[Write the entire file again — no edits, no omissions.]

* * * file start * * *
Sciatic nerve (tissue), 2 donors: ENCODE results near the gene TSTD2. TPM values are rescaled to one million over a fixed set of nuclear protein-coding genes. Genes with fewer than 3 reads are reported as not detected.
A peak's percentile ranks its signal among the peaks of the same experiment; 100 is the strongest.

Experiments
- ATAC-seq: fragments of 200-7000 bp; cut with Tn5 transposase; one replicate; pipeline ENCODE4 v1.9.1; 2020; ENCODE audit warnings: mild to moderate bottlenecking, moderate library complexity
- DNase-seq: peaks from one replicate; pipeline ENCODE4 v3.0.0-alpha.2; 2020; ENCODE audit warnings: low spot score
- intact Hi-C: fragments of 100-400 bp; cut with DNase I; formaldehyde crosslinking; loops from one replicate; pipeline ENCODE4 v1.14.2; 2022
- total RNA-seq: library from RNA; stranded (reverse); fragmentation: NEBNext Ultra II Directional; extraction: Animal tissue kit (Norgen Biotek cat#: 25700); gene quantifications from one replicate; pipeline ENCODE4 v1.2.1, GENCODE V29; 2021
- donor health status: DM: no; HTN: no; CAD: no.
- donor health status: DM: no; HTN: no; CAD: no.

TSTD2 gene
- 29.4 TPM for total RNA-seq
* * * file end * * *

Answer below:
Sciatic nerve (tissue), 2 donors: ENCODE results near the gene TSTD2. TPM values are rescaled to one million over a fixed set of nuclear protein-coding genes. Genes with fewer than 3 reads are reported as not detected.
A peak's percentile ranks its signal among the peaks of the same experiment; 100 is the strongest.

Experiments
- ATAC-seq: fragments of 200-7000 bp; cut with Tn5 transposase; one replicate; pipeline ENCODE4 v1.9.1; 2020; ENCODE audit warnings: mild to moderate bottlenecking, moderate library complexity
- DNase-seq: peaks from one replicate; pipeline ENCODE4 v3.0.0-alpha.2; 2020; ENCODE audit warnings: low spot score
- intact Hi-C: fragments of 100-400 bp; cut with DNase I; formaldehyde crosslinking; loops from one replicate; pipeline ENCODE4 v1.14.2; 2022
- total RNA-seq: library from RNA; stranded (reverse); fragmentation: NEBNext Ultra II Directional; extraction: Animal tissue kit (Norgen Biotek cat#: 25700); gene quantifications from one replicate; pipeline ENCODE4 v1.2.1, GENCODE V29; 2021
- donor health status: DM: no; HTN: no; CAD: no.
- donor health status: DM: no; HTN: no; CAD: no.

TSTD2 gene
- 29.4 TPM for total RNA-seq